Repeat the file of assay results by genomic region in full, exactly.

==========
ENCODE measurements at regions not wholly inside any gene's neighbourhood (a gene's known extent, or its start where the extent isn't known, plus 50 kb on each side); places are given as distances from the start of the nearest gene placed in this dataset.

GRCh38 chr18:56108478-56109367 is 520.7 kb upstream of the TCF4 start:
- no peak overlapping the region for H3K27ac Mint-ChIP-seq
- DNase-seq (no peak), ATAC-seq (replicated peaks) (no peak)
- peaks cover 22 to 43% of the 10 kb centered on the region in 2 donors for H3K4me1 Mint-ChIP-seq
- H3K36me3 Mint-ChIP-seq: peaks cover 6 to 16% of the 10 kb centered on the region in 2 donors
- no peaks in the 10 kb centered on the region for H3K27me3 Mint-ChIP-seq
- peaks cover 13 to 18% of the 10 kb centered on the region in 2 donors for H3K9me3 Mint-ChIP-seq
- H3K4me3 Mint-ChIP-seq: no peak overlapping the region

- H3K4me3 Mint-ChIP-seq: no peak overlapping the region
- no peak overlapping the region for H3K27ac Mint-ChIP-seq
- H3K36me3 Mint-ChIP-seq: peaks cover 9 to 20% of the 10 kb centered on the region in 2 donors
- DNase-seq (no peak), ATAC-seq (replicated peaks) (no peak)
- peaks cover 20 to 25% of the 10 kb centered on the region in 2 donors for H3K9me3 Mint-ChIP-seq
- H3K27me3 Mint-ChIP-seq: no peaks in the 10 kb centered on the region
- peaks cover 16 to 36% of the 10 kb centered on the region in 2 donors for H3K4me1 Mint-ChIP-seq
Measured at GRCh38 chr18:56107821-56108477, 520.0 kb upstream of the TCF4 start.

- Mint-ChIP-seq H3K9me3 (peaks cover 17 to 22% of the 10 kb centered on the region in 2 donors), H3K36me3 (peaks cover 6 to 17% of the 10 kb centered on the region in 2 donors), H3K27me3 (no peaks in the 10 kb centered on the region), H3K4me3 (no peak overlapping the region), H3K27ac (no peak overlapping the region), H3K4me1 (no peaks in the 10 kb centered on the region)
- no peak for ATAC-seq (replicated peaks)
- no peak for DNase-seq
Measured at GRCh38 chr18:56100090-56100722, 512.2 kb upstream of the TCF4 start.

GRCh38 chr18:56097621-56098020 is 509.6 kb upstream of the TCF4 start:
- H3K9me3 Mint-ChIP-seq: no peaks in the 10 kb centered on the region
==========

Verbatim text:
ENCODE measurements at regions not wholly inside any gene's neighbourhood (a gene's known extent, or its start where the extent isn't known, plus 50 kb on each side); places are given as distances from the start of the nearest gene placed in this dataset.

GRCh38 chr18:56108478-56109367 is 520.7 kb upstream of the TCF4 start:
- no peak overlapping the region for H3K27ac Mint-ChIP-seq
- DNase-seq (no peak), ATAC-seq (replicated peaks) (no peak)
- peaks cover 22 to 43% of the 10 kb centered on the region in 2 donors for H3K4me1 Mint-ChIP-seq
- H3K36me3 Mint-ChIP-seq: peaks cover 6 to 16% of the 10 kb centered on the region in 2 donors
- no peaks in the 10 kb centered on the region for H3K27me3 Mint-ChIP-seq
- peaks cover 13 to 18% of the 10 kb centered on the region in 2 donors for H3K9me3 Mint-ChIP-seq
- H3K4me3 Mint-ChIP-seq: no peak overlapping the region

- H3K4me3 Mint-ChIP-seq: no peak overlapping the region
- no peak overlapping the region for H3K27ac Mint-ChIP-seq
- H3K36me3 Mint-ChIP-seq: peaks cover 9 to 20% of the 10 kb centered on the region in 2 donors
- DNase-seq (no peak), ATAC-seq (replicated peaks) (no peak)
- peaks cover 20 to 25% of the 10 kb centered on the region in 2 donors for H3K9me3 Mint-ChIP-seq
- H3K27me3 Mint-ChIP-seq: no peaks in the 10 kb centered on the region
- peaks cover 16 to 36% of the 10 kb centered on the region in 2 donors for H3K4me1 Mint-ChIP-seq
Measured at GRCh38 chr18:56107821-56108477, 520.0 kb upstream of the TCF4 start.

- Mint-ChIP-seq H3K9me3 (peaks cover 17 to 22% of the 10 kb centered on the region in 2 donors), H3K36me3 (peaks cover 6 to 17% of the 10 kb centered on the region in 2 donors), H3K27me3 (no peaks in the 10 kb centered on the region), H3K4me3 (no peak overlapping the region), H3K27ac (no peak overlapping the region), H3K4me1 (no peaks in the 10 kb centered on the region)
- no peak for ATAC-seq (replicated peaks)
- no peak for DNase-seq
Measured at GRCh38 chr18:56100090-56100722, 512.2 kb upstream of the TCF4 start.

GRCh38 chr18:56097621-56098020 is 509.6 kb upstream of the TCF4 start:
- H3K9me3 Mint-ChIP-seq: no peaks in the 10 kb centered on the region